China’s 2013 gold consumption topped 1,000 tonnes for the first time, reports Reuters, according to an announcement on the China Gold Association’s Web site, that consumption jumped 41 percent last year to 1,176 tonnes. That’s similar to the figures reported in late-January for China’s 2013 imports through Hong Kong. The Reuters article also points out that not only has the surge in demand “helped China become the No. 1 gold consumer,” but that the numbers “do not include demand from the central bank, whose gold reserves stand at 33.89 million ounces (1,054 tonnes), unchanged since April 2009, according to the latest figures on the central bank’s website.”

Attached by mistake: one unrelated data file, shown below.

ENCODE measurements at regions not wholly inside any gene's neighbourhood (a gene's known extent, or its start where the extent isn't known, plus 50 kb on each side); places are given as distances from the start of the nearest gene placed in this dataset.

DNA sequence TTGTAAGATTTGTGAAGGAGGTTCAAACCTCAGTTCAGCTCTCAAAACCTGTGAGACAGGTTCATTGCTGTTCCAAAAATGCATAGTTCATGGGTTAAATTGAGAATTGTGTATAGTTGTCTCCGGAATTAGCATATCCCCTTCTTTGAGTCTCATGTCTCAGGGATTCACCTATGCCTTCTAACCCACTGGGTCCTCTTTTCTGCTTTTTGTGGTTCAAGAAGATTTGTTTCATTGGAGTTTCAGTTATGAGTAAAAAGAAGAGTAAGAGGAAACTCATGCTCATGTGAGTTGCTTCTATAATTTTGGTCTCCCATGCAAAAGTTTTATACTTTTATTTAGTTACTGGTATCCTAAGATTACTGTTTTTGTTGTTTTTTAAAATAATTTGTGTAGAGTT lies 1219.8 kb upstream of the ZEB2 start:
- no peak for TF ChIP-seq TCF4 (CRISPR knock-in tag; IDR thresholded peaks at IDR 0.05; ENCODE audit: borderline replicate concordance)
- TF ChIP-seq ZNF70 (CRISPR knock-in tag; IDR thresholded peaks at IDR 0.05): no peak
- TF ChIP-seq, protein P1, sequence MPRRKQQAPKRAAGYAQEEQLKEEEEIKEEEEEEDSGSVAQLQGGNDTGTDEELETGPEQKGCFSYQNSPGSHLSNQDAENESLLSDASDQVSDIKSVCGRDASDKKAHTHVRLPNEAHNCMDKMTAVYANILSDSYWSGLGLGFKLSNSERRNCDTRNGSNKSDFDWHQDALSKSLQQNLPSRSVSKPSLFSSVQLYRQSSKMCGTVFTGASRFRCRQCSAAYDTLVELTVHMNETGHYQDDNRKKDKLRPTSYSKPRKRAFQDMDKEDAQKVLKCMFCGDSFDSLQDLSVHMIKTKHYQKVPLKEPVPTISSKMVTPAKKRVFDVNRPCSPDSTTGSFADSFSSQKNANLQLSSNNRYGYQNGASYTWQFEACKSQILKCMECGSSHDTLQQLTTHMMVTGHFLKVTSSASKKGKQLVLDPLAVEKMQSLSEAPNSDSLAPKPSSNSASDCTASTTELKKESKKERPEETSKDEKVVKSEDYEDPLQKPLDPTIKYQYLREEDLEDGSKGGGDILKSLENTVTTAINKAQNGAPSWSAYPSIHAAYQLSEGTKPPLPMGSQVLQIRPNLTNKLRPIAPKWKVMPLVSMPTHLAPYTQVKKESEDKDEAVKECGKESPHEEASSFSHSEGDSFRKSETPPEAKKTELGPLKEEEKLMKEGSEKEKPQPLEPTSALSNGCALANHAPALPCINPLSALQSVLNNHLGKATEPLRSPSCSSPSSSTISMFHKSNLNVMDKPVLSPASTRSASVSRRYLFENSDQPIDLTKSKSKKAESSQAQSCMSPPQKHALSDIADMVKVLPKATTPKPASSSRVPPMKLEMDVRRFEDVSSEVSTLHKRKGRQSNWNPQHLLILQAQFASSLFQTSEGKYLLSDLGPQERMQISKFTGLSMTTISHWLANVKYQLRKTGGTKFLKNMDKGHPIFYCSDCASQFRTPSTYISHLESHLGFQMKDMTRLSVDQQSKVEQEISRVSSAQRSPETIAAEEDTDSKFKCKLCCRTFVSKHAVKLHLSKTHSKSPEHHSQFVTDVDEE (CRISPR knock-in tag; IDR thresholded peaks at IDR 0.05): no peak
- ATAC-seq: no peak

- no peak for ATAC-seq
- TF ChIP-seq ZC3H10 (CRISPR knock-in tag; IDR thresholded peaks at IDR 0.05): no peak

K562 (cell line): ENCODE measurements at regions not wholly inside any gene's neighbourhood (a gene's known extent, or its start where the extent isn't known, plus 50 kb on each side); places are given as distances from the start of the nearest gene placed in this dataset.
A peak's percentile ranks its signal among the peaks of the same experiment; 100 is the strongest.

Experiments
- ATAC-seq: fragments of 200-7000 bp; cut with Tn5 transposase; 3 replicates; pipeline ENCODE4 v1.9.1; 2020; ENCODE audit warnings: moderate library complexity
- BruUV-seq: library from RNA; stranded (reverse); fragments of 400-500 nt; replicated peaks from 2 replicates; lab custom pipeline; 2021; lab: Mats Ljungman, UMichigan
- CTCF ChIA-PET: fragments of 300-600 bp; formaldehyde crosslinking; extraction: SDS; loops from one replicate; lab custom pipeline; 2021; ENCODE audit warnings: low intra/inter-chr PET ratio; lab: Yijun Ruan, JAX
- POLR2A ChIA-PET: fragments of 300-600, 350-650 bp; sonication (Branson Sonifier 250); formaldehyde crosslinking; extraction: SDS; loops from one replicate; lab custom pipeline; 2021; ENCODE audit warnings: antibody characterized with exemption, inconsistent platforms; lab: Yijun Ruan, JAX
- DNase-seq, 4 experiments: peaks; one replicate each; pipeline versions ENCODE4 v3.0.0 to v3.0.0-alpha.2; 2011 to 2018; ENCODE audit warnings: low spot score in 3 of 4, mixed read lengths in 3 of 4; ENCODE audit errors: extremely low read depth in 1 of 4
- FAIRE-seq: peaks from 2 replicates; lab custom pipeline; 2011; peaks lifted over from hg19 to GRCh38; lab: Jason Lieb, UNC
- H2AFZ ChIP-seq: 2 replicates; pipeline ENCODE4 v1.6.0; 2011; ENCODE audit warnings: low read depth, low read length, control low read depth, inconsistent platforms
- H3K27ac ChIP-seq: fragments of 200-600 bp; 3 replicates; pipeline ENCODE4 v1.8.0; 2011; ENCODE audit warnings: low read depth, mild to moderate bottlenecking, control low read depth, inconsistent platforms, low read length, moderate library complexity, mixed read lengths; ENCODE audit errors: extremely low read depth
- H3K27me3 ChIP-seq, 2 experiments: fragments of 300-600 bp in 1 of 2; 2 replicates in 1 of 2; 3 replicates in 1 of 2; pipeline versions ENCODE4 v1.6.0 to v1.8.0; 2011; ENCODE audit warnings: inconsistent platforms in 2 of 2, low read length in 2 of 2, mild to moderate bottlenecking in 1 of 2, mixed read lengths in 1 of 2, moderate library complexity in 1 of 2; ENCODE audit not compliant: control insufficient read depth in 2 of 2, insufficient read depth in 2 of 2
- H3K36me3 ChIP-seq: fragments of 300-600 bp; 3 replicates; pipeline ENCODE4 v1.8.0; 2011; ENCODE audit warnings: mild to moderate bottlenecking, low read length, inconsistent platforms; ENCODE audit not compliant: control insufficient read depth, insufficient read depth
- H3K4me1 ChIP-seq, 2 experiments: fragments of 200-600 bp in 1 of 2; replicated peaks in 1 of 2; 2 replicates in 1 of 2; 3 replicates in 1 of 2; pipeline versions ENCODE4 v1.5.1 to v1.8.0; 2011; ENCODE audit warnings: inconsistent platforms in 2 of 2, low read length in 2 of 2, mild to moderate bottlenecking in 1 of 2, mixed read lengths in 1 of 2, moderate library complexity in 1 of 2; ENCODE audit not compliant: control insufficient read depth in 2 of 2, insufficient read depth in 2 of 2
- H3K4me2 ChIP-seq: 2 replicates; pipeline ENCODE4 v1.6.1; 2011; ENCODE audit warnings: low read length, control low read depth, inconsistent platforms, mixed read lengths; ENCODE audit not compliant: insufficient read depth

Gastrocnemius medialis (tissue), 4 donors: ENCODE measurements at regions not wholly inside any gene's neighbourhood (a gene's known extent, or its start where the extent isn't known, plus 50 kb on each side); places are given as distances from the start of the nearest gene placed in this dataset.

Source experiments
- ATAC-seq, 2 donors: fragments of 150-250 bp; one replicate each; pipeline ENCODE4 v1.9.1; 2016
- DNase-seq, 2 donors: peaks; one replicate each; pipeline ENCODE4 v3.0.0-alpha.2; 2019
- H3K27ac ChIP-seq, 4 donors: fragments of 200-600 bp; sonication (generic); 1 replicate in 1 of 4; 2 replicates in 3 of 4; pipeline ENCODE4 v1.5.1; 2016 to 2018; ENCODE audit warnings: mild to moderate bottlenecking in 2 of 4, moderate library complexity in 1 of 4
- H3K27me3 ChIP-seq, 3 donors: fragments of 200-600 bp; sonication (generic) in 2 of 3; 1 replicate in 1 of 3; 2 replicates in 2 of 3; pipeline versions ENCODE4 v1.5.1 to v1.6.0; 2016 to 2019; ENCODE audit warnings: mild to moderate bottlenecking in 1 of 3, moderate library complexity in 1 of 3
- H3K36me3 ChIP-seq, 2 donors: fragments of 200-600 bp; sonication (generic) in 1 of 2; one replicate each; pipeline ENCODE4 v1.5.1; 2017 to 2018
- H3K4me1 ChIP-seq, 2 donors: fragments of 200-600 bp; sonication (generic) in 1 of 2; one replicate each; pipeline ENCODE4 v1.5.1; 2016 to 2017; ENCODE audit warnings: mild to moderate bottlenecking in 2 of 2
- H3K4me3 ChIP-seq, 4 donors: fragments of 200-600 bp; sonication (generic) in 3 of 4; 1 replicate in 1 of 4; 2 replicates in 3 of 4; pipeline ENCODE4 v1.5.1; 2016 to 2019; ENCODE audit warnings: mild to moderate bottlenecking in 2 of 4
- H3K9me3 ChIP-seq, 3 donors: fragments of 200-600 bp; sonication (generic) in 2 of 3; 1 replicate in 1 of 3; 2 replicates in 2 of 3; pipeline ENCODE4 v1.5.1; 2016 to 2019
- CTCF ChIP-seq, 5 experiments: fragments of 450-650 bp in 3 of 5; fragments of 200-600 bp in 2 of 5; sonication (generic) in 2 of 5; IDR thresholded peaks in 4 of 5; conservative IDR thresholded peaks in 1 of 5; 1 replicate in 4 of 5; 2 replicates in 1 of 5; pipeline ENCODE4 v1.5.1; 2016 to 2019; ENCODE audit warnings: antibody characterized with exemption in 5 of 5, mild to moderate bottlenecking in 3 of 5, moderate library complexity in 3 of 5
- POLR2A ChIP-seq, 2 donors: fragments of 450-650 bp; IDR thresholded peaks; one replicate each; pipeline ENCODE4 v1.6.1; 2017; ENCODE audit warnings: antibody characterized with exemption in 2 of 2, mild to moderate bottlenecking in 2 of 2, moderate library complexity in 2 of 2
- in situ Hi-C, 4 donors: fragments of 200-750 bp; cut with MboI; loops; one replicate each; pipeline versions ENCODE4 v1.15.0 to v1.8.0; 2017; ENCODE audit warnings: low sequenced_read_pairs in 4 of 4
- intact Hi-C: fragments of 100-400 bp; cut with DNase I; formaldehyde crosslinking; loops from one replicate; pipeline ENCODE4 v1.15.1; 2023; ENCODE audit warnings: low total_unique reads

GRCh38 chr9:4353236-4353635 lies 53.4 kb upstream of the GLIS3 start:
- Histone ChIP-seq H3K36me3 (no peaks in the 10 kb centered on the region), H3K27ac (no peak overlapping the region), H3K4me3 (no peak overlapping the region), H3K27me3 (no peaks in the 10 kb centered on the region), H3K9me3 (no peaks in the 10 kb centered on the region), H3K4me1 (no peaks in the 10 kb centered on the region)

And in the above video, Morgan Gold’s chief strategist, Ed Moy, told Bloomberg‘s “Bottom Line” on Monday that “When you look at gold, there’s two separate pieces. One is how the West looks at gold, and they’ve been investing in a lot of electronic derivatives and proxies for gold. Whereas the East has been buying a lot of physical gold. That demand has actually gone up. China in 2013 looks like they bought 1,000 tonnes, making them the number one buyer of gold in the world.” Asked if he’s concerned about a possible gold shortage, Moy says, “Absolutely.” He reasons that since Eastern investors are “hoarders” who “aren’t in it for the quick pop, like Western investors are…. when there’s a need here in the West, there’s gonna be a shortage because all that gold’s not coming back from East to West.”
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